Time to resurrect the Global Engagement Caucus in the House
Remembering the Global Engagement Caucus proposal that became a real thing
Recent conversations reminded me of the Global Engagement Caucus proposal that became a real thing in Congress. Back in 2008, I was able to get funding for an all-day event in January 2009 to discuss US global engagement that included speakers from the former US Information Agency, the State Department, the Defense Department, the US Agency for International Development, think tanks, the press, and Congress. The event came about because it was clear there was an absence of informed discourse around the activities that broadly fell under the umbrellas of public diplomacy, strategic communication, and the soon-to-be-emerging term global engagement. In late summer 2009, I began developing the Global Engagement Caucus proposal with others to try to get Congress more informed, which would hopefully result in more engagement on the underlying and not just obvious issues. Here is how the original proposal to House Members and staff opened:
The Global Engagement Caucus will serve as a critical forum for creating informed and multifaceted understanding of the issues related to strategic communication and public diplomacy in the modern environment. The objectives include:
• Increasing awareness and understanding of the requirements and purpose of strategic communication and public diplomacy.
• Bringing together different but related constituencies that have a stake in successful strategic communication and public diplomacy, including foreign affairs, development, armed services, health, appropriations, and others.
• Supporting America’s governmental, non-governmental, and private actors involved in strategic communication and public diplomacy through better understanding, support, and oversight.
The caucus will facilitate meetings with guest speakers, presentations, Q&A’s, etc., as well as provide email distribution of important and related information. Even with busy schedules and overflowing inboxes, this is a critical issue that requires significant awareness and collaboration to ensure that the mission and purpose is understood and to ensure taxpayer dollars are prudently allocated.
Several themes were tied together in the conclusion of that one-pager:
Simply put, strategic communication and public diplomacy are the cheapest, most cost-effective, and most enduring methods of influencing people while at the same time denying sanctuary, both ideological and physical, to our adversaries. The realm of engagement is broader than undermining terrorism or holding our enemies accountable for their actions. It extends into all aspects of American life that intersects with foreign audiences such as tourism and trade as well as facilitating greater exposure to global affairs in order to build more meaningful connections for the American public.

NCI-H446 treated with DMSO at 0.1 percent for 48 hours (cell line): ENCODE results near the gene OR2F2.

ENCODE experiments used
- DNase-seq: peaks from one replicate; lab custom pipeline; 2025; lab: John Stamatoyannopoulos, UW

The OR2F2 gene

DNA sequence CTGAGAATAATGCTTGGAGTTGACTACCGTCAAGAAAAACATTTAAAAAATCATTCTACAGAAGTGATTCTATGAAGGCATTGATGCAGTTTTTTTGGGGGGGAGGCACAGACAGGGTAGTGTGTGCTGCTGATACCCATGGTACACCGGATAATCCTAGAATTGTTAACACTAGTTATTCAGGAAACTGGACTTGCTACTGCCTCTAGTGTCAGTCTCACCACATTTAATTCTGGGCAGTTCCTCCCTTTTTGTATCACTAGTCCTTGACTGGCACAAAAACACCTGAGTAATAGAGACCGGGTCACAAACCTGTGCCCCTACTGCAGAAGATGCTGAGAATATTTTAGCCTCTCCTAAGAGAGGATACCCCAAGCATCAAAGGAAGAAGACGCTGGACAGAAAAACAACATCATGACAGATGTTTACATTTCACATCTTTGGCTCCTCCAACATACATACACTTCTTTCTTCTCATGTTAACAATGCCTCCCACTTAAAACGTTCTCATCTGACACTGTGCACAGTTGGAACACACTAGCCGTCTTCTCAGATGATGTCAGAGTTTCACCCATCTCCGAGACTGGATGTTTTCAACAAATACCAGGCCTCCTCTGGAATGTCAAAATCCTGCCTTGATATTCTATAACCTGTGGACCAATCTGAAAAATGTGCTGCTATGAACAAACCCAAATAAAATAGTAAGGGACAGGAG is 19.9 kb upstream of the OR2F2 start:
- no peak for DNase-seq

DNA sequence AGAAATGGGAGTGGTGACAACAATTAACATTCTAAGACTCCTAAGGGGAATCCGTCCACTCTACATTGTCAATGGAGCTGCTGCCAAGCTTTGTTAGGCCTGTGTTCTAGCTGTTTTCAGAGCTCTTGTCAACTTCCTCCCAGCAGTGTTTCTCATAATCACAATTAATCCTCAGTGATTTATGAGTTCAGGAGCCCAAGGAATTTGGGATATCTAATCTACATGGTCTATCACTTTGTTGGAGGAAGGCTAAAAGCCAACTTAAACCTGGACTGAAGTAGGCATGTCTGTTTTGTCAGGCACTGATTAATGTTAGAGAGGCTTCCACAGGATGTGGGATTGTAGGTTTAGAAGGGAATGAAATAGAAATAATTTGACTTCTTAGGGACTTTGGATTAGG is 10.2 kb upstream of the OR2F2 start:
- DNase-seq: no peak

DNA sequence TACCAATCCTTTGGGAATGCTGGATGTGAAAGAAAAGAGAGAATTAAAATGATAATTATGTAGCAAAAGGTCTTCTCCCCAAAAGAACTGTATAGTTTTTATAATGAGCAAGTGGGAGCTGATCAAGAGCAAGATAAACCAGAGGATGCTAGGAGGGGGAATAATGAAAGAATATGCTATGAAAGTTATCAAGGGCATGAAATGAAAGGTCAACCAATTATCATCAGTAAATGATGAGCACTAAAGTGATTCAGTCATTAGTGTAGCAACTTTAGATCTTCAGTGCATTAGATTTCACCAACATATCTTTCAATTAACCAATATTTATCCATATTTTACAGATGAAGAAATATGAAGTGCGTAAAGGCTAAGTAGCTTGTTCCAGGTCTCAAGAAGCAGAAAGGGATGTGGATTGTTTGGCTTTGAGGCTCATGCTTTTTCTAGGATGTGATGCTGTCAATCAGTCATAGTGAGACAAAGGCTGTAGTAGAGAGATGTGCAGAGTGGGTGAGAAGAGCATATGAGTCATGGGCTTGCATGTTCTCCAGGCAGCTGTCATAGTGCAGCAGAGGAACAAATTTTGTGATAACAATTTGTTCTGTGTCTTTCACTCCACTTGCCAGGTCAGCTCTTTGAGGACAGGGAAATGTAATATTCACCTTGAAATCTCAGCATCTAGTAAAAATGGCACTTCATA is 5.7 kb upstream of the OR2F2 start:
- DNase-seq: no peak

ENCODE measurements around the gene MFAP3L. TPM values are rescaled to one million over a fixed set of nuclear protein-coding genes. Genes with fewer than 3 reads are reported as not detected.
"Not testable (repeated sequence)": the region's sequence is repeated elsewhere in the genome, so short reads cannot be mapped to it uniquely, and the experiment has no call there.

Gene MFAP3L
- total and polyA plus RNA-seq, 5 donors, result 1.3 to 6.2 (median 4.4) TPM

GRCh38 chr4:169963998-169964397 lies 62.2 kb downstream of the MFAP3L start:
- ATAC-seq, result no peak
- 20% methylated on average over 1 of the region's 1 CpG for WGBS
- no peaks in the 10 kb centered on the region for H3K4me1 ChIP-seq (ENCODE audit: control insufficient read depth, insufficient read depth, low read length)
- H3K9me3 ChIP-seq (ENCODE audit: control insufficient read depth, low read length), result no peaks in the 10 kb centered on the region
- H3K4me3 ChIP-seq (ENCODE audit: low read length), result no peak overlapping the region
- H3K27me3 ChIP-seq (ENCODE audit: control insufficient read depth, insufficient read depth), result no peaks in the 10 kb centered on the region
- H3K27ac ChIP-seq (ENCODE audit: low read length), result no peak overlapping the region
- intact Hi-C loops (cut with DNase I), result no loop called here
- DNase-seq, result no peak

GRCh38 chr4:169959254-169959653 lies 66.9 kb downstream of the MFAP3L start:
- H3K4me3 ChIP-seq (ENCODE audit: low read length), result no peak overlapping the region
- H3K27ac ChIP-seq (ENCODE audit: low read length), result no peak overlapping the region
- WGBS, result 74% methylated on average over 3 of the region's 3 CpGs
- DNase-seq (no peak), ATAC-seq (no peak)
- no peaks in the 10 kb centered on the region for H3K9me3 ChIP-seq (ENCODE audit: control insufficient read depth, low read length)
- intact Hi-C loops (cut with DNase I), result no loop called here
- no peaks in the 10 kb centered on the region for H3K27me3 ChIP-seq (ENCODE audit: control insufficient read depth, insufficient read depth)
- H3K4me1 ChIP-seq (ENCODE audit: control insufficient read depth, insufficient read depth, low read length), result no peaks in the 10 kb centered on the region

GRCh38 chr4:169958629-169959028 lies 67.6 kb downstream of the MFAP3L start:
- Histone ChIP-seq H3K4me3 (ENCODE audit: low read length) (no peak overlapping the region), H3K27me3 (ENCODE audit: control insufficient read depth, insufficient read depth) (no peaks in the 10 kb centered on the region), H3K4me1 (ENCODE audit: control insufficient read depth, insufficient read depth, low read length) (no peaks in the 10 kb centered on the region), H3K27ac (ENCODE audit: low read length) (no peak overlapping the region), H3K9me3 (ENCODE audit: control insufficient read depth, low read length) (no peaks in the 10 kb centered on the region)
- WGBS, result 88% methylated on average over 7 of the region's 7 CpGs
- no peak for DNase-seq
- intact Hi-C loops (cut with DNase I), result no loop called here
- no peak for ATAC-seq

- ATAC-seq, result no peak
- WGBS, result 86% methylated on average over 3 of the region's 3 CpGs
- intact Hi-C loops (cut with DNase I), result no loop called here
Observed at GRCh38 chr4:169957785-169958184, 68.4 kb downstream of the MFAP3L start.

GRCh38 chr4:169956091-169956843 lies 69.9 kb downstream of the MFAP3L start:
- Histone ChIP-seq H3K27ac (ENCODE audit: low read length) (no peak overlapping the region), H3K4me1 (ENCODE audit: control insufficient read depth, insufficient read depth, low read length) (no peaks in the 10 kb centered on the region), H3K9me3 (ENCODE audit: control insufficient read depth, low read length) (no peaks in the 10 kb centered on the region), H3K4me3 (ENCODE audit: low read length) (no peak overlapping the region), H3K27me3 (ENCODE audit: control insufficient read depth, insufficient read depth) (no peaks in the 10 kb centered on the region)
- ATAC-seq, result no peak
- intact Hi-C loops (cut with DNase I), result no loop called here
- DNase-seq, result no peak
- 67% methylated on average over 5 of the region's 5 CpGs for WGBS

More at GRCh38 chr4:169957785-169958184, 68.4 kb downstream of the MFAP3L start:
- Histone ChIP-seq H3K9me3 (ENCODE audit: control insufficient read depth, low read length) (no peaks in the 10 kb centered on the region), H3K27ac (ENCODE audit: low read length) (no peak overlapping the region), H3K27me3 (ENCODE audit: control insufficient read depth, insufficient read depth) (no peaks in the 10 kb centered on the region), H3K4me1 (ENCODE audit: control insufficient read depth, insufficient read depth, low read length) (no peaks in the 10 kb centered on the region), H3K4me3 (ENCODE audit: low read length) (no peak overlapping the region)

“Global Engagement,” however, wasn’t a favored term. Based on early feedback, the project was renamed the Strategic Communication Caucus. In a couple of months, sponsors were found, and the caucus was launched as the Caucus on Strategic Communications and Public Diplomacy.
The caucus held a few meetings, though I only participated in the first meeting (at the request of staff as I had no intention of doing so).
This first meeting hit all the reasons we wanted the caucus: staff came from the Armed Services Committee, the defense appropriations subcommittee, the Foreign Affairs Committee, the foreign affairs appropriations subcommittee, the Congressional Research Service, from the offices of Members interested in the topic but not on these committees, etc. Having this varied bunch in the same packed room – some folks were standing – meant they heard discussions and questions and answers normally outside their purview and learned how the “other side” did things. On the latter point, the defense appropriators grilled Rosa Brooks, which was expected, and then turned to Walter Douglas and asked, to paraphrase, “How do you do budget and plan for your side of it?” The “inter-cultural” (or call it cross-denominational) exposure was a met objective.
I understood the caucus had a few more meetings, but not many. This was not because the demand diminished, but because the necessary quality of care and maintenance of the caucus was not supported. As an outsider, I was able to help get it launched, but once launched I had to be on the outside, which makes perfect sense.
When I was the executive director of the US Advisory Commission on Public Diplomacy, I sought to have the commission take its rightful place – and required and expected, if one looks back at the original purpose and the first several decades of the commission – as the facilitator of such conversations the caucus intended to provide. From a one-pager I distributed in August 2011:
On the Hill, the demand for information is there, but resources, distractions, and obfuscations limit access while also inhibiting the ability to place what information is gleaned within the necessary contexts to act. It is time for another caucus to jump-start conversations on the Hill. It is also time for the Advisory Commission on Public Diplomacy to provide relevant, timely, and actionable advice to Congress.
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